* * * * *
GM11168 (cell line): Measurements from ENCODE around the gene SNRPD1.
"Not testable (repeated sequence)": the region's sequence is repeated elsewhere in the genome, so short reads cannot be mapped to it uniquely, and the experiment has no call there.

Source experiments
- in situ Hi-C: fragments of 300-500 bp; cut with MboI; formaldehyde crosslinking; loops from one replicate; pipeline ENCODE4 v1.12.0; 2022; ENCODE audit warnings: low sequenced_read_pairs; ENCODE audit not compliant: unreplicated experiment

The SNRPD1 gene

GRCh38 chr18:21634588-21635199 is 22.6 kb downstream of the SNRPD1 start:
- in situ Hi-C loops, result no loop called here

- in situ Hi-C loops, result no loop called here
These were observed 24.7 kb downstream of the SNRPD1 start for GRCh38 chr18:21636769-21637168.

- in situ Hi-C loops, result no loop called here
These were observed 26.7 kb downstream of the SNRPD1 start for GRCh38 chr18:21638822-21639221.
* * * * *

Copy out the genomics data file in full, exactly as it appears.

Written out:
GM11168 (cell line): Measurements from ENCODE around the gene SNRPD1.
"Not testable (repeated sequence)": the region's sequence is repeated elsewhere in the genome, so short reads cannot be mapped to it uniquely, and the experiment has no call there.

Source experiments
- in situ Hi-C: fragments of 300-500 bp; cut with MboI; formaldehyde crosslinking; loops from one replicate; pipeline ENCODE4 v1.12.0; 2022; ENCODE audit warnings: low sequenced_read_pairs; ENCODE audit not compliant: unreplicated experiment

The SNRPD1 gene

GRCh38 chr18:21634588-21635199 is 22.6 kb downstream of the SNRPD1 start:
- in situ Hi-C loops, result no loop called here

- in situ Hi-C loops, result no loop called here
These were observed 24.7 kb downstream of the SNRPD1 start for GRCh38 chr18:21636769-21637168.

- in situ Hi-C loops, result no loop called here
These were observed 26.7 kb downstream of the SNRPD1 start for GRCh38 chr18:21638822-21639221.